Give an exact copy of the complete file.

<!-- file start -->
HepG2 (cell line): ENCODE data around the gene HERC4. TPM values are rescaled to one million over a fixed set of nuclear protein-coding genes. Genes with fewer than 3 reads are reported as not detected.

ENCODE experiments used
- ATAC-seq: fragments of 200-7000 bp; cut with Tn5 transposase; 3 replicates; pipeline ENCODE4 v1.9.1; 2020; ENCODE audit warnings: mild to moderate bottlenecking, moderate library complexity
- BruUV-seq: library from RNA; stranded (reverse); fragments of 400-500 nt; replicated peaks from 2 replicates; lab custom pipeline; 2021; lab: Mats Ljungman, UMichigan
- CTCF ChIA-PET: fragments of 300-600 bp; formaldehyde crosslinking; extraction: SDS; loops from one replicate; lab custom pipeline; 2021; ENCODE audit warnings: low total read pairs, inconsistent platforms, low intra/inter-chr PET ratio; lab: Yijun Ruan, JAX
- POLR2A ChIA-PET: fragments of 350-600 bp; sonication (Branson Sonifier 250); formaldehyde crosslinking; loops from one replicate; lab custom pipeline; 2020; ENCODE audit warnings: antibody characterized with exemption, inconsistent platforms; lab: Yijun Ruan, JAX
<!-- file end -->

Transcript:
HepG2 (cell line): ENCODE data around the gene HERC4. TPM values are rescaled to one million over a fixed set of nuclear protein-coding genes. Genes with fewer than 3 reads are reported as not detected.

ENCODE experiments used
- ATAC-seq: fragments of 200-7000 bp; cut with Tn5 transposase; 3 replicates; pipeline ENCODE4 v1.9.1; 2020; ENCODE audit warnings: mild to moderate bottlenecking, moderate library complexity
- BruUV-seq: library from RNA; stranded (reverse); fragments of 400-500 nt; replicated peaks from 2 replicates; lab custom pipeline; 2021; lab: Mats Ljungman, UMichigan
- CTCF ChIA-PET: fragments of 300-600 bp; formaldehyde crosslinking; extraction: SDS; loops from one replicate; lab custom pipeline; 2021; ENCODE audit warnings: low total read pairs, inconsistent platforms, low intra/inter-chr PET ratio; lab: Yijun Ruan, JAX
- POLR2A ChIA-PET: fragments of 350-600 bp; sonication (Branson Sonifier 250); formaldehyde crosslinking; loops from one replicate; lab custom pipeline; 2020; ENCODE audit warnings: antibody characterized with exemption, inconsistent platforms; lab: Yijun Ruan, JAX